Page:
MIAMI GARDENS—In a season of embarrassing off-field snafus, the Dolphins ran into another one Saturday morning with the arrest of linebacker Rey Maualuga on a battery charge.
Maualuga, who the team signed in August after losing second-round pick Raekwon McMillan, was taken into custody shortly before Miami players were expected to arrive at the facility for a walk-through, and the team wasted no time cutting him.
“That was the decision we came to,” coach Adam Gase said after today’s 30-20 loss to Tampa Bay. “Wasn’t very hard.”
Maualuga was a starter, but played only about 40 percent of the defensive snaps the past two weeks because Miami didn’t use him when it was in nickel defense. He had 23 tackles in six games.
Undrafted rookie Chase Allen replaced him in the starting lineup against the Buccaneers.
As a ninth-year veteran, Maualuga was thought to be one of the more stable elements of the Dolphins’ locker room. He was a solid player and was very popular with his teammates.
“It’s sad, man,” safety Michael Thomas said. “That’s my guy. I hate to see that happen to anyone. I’ve reached out to him just trying to make sure he’s alright and I’m waiting for a response.
“He’s a likable guy, great teammate, great in the locker room, worked hard on the field. There wasn’t too much not to like about him. That’s tough.”
Ndamukong Suh and Cameron Wake also expressed disappointment over Maualuga’s situation, but declined to say much about his departure.
“I don’t know the whole situation, the whole story,” Suh said. “I’ve heard bits and pieces of it. I think Rey is a great guy. I’ve known him since 2004. I think he’s smart. Unfortunately, some people make mistakes, but I don’t know the whole situation so I can’t really comment on it.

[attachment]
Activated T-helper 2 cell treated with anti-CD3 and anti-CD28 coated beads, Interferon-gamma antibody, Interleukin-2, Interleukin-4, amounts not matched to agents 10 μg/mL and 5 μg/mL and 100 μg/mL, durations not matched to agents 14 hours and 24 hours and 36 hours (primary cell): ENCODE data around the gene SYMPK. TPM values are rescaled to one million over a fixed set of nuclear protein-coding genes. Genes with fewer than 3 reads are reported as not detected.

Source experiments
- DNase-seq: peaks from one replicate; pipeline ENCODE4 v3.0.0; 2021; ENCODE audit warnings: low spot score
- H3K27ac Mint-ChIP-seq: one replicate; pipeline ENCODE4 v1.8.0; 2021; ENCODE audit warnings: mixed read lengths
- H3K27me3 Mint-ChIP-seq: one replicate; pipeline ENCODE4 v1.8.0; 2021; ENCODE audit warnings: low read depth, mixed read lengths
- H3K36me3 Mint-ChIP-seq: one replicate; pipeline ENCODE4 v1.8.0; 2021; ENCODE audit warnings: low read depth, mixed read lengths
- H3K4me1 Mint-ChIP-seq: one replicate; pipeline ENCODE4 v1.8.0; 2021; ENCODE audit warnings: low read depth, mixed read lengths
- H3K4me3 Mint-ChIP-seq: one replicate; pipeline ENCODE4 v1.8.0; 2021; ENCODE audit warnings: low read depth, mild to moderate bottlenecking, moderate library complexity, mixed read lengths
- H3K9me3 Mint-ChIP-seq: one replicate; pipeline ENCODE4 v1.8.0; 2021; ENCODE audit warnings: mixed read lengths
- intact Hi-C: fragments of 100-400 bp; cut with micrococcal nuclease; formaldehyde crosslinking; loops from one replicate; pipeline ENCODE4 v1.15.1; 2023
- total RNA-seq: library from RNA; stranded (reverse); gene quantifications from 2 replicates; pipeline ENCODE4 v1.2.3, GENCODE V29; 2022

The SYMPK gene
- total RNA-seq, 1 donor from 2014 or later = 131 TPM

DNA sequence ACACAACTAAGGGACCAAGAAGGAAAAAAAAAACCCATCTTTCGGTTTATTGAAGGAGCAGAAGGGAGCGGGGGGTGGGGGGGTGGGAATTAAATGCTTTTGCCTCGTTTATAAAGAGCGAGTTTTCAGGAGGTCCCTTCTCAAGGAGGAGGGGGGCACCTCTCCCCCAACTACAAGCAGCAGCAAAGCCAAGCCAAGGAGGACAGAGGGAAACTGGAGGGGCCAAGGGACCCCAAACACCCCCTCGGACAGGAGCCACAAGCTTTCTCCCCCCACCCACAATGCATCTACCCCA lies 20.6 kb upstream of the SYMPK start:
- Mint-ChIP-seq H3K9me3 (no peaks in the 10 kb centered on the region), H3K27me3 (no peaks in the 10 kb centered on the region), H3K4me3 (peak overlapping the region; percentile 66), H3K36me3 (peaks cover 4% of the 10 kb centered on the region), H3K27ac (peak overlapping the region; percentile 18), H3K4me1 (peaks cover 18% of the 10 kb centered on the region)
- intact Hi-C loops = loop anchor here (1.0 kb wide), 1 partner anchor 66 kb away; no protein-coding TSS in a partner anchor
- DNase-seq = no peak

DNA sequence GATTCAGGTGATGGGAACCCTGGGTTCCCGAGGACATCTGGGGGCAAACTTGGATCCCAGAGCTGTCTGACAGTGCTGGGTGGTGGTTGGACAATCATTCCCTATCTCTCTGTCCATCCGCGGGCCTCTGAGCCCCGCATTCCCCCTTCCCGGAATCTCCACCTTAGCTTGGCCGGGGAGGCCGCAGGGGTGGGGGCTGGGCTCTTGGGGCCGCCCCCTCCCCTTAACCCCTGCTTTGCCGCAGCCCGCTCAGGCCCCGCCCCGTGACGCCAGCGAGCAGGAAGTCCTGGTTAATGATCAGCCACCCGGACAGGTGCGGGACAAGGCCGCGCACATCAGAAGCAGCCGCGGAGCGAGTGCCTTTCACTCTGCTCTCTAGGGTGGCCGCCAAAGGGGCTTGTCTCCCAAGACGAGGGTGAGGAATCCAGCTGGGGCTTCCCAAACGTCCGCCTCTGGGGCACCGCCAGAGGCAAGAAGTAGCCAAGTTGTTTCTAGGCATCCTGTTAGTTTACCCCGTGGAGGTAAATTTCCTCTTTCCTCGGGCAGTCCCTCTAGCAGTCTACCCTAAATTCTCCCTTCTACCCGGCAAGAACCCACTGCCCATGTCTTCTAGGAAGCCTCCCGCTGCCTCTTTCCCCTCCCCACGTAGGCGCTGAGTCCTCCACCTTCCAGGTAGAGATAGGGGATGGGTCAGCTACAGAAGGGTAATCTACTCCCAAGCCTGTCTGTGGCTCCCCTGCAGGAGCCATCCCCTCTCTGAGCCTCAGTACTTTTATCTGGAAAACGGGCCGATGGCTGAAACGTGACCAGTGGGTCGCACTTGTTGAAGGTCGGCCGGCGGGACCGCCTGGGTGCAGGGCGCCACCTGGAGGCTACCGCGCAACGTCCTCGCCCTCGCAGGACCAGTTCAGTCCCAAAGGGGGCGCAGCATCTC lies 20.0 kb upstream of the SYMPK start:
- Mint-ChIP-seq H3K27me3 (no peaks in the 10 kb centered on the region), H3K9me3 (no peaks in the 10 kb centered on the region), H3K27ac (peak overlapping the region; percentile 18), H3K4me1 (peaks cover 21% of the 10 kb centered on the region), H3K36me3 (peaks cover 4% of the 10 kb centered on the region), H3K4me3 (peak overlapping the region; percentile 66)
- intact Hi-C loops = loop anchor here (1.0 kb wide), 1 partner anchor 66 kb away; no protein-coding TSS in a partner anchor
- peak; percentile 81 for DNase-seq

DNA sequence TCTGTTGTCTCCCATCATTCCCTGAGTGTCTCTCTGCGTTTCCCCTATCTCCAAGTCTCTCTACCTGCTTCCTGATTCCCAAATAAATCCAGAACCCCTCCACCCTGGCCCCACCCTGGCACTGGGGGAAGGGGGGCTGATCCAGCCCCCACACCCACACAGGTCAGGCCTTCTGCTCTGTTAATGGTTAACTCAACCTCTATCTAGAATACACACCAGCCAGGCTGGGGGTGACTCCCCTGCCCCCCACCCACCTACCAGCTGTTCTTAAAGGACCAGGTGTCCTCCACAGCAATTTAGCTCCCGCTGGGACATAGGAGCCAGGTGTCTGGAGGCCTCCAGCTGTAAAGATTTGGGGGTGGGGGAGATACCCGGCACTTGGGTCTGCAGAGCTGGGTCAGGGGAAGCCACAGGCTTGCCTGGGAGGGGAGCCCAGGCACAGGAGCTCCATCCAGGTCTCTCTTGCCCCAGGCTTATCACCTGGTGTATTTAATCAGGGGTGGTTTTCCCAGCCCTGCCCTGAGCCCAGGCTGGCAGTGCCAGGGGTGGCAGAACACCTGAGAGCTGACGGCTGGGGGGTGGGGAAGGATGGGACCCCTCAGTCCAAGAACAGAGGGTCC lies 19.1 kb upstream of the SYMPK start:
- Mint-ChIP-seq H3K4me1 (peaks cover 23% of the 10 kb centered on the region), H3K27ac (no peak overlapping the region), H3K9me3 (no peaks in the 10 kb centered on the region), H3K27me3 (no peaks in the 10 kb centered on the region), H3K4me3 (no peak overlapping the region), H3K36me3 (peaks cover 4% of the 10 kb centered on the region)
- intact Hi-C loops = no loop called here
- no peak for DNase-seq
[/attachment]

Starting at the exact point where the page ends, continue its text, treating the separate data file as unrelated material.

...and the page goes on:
DAVIE–The Dolphins waived linebacker Rey Maualuga after he was arrested this morning.
Miami-Dade County lists the charge as battery, which was first reported by Pro Football Talk. The police file on his arrest had him booked at 12:46 p.m. today and has his bond at $1,500.
Per the police report, the victim alleged that Maualuga grabbed him by the throat and shoved him after refusing to pay the remaining $40 on his bar tab at Club E11even at 8:22 this morning. Club security immediately called Miami police.
Maualuga was then escorted out of the club and detained. When the victim identified him to the officer as his alleged assailant, he was arrested and taken to jail.
The Dolphins hold walk-throughs on Saturdays before the team moves into a hotel for the evening. Players were expected to arrive at the facility this morning around 9 a.m.
Maualuga had been a starter this season after Miami signed him in training camp to shore up a depleted linebacker corps. He had 23 tackles in six games and filled in occasionally at fullback. He was one of the most popular personalities in the locker room with his new teammates and had a good relationship with defensive coordinator Matt Burke, who was his position coach in Cincinnati.
When three linebackers were needed, Miami started Maualuga in the middle with Kiko Alonso and Lawrence Timmons alongside him. That role had previously been filed by Mike Hull, who was demoted to backup when Maualuga got himself in shape to play.
Because of how often the Dolphins were in nickel defense, Maualuga had four games in which he played fewer than 45 percent of the snaps. He was on the field for 31 plays (40.3 percent) against Carolina on Monday.
The Dolphins waived Maualuga at 3 p.m., creating an open roster spot in advance of Sunday’s home game against Tampa Bay. Letting him go left the team with five linebackers. Miami originally signed him to replace second-round pick Raekwon McMillan, who tore his ACL in the opening preseason game.
The Dolphins filled Maualuga’s spot by promoting practice squad running back De’Veon Smith to the active roster. Smith is an undrafted rookie from Michigan who has been with the team since April. He rushed for 846 yards and 10 touchdowns last year.